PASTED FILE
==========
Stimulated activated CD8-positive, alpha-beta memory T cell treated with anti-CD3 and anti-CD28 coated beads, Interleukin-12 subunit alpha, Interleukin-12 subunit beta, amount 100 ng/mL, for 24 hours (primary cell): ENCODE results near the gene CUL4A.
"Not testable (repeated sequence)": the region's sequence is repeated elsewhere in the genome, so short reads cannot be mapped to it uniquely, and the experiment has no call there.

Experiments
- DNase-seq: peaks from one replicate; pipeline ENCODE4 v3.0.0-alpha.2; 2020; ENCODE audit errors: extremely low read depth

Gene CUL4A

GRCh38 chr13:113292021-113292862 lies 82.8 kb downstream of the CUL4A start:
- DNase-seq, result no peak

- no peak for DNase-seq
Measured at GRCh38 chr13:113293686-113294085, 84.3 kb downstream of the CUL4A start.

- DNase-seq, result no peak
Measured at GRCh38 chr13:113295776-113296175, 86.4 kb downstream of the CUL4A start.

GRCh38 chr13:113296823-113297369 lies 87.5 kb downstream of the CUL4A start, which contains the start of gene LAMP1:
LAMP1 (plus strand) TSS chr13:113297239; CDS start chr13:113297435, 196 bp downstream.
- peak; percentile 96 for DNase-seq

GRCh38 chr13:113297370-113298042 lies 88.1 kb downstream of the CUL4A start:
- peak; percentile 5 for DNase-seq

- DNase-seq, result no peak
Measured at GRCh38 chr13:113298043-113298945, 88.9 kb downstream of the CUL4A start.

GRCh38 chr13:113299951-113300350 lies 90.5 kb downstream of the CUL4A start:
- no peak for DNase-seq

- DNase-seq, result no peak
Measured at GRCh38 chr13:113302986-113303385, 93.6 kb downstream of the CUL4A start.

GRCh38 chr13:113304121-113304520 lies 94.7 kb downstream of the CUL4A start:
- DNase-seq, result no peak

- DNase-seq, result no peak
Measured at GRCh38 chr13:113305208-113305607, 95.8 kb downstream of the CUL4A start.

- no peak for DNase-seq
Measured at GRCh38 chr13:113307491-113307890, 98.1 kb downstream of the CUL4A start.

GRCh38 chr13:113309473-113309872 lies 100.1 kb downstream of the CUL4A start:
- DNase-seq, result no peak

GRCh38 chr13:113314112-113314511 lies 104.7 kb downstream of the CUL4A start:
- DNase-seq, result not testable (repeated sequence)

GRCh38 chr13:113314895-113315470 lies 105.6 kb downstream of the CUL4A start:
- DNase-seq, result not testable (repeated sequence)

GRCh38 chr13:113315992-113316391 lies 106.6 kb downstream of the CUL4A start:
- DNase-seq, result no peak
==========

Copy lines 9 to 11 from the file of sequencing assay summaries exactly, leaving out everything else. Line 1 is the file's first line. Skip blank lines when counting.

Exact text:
Measured at GRCh38 chr13:113293686-113294085, 84.3 kb downstream of the CUL4A start.

- DNase-seq, result no peak
Measured at GRCh38 chr13:113295776-113296175, 86.4 kb downstream of the CUL4A start.